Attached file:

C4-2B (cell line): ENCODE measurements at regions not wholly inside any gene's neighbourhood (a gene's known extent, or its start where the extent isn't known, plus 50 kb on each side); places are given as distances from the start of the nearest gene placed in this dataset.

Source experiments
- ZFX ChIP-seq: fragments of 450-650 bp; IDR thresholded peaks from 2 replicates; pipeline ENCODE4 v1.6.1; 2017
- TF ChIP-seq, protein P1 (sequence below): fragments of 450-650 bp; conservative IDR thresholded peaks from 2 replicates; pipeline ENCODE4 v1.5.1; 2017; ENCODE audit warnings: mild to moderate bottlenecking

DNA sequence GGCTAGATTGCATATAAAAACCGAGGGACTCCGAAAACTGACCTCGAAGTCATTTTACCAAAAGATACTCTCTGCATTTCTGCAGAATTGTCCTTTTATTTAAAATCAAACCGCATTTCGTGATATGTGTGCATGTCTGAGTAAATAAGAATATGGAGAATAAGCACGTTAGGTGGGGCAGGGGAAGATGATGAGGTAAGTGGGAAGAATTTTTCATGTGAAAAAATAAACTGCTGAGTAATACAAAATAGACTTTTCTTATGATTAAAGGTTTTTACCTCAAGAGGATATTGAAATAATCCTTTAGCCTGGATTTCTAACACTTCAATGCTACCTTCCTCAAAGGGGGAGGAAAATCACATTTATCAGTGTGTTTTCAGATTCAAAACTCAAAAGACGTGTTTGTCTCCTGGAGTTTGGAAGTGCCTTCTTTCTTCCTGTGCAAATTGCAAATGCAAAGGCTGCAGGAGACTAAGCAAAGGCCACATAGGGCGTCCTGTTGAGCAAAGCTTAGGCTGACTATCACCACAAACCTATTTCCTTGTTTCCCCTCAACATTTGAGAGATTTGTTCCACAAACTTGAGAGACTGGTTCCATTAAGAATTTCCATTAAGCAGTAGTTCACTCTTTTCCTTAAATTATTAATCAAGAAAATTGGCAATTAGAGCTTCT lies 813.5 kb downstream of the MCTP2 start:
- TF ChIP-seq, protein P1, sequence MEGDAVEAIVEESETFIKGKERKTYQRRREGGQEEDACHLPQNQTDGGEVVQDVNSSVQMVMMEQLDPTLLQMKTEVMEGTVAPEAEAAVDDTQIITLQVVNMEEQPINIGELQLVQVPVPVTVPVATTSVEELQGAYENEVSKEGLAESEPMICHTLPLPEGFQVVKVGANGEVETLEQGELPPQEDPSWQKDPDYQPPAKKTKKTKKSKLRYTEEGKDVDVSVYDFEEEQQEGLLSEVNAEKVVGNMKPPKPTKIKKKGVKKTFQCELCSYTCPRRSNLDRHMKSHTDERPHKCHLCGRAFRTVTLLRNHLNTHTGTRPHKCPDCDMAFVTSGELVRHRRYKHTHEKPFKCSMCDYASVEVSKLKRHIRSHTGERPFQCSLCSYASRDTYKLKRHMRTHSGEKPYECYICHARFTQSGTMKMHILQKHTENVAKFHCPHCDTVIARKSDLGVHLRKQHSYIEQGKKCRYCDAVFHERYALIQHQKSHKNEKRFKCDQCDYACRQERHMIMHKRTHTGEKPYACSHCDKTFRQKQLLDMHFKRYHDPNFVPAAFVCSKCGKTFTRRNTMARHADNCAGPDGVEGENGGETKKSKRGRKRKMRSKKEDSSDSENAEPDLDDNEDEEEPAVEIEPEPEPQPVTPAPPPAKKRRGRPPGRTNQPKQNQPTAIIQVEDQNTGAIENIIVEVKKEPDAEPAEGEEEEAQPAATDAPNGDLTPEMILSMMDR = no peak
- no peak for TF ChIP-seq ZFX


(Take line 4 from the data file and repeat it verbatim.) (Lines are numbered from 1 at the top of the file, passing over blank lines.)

- TF ChIP-seq, protein P1 (sequence below): fragments of 450-650 bp; conservative IDR thresholded peaks from 2 replicates; pipeline ENCODE4 v1.5.1; 2017; ENCODE audit warnings: mild to moderate bottlenecking